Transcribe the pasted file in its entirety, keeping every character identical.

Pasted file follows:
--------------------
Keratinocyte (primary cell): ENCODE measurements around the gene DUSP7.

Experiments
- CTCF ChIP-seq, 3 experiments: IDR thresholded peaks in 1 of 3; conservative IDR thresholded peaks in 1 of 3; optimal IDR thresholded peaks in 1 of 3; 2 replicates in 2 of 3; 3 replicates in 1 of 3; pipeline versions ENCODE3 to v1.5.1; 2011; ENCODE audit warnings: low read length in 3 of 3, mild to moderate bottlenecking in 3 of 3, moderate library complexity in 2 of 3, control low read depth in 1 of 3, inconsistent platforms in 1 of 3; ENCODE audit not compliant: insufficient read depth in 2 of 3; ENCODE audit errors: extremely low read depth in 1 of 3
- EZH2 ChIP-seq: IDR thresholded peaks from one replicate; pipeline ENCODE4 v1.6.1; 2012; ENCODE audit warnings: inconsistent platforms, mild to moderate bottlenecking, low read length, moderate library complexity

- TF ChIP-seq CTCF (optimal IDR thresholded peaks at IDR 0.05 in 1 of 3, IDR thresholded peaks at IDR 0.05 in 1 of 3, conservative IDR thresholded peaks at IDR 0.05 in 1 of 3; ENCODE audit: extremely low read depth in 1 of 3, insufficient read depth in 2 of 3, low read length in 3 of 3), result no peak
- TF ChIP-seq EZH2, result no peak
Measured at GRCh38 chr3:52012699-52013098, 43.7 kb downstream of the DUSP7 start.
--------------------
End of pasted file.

Keratinocyte (primary cell): ENCODE measurements around the gene DUSP7.

Experiments
- CTCF ChIP-seq, 3 experiments: IDR thresholded peaks in 1 of 3; conservative IDR thresholded peaks in 1 of 3; optimal IDR thresholded peaks in 1 of 3; 2 replicates in 2 of 3; 3 replicates in 1 of 3; pipeline versions ENCODE3 to v1.5.1; 2011; ENCODE audit warnings: low read length in 3 of 3, mild to moderate bottlenecking in 3 of 3, moderate library complexity in 2 of 3, control low read depth in 1 of 3, inconsistent platforms in 1 of 3; ENCODE audit not compliant: insufficient read depth in 2 of 3; ENCODE audit errors: extremely low read depth in 1 of 3
- EZH2 ChIP-seq: IDR thresholded peaks from one replicate; pipeline ENCODE4 v1.6.1; 2012; ENCODE audit warnings: inconsistent platforms, mild to moderate bottlenecking, low read length, moderate library complexity

- TF ChIP-seq CTCF (optimal IDR thresholded peaks at IDR 0.05 in 1 of 3, IDR thresholded peaks at IDR 0.05 in 1 of 3, conservative IDR thresholded peaks at IDR 0.05 in 1 of 3; ENCODE audit: extremely low read depth in 1 of 3, insufficient read depth in 2 of 3, low read length in 3 of 3), result no peak
- TF ChIP-seq EZH2, result no peak
Measured at GRCh38 chr3:52012699-52013098, 43.7 kb downstream of the DUSP7 start.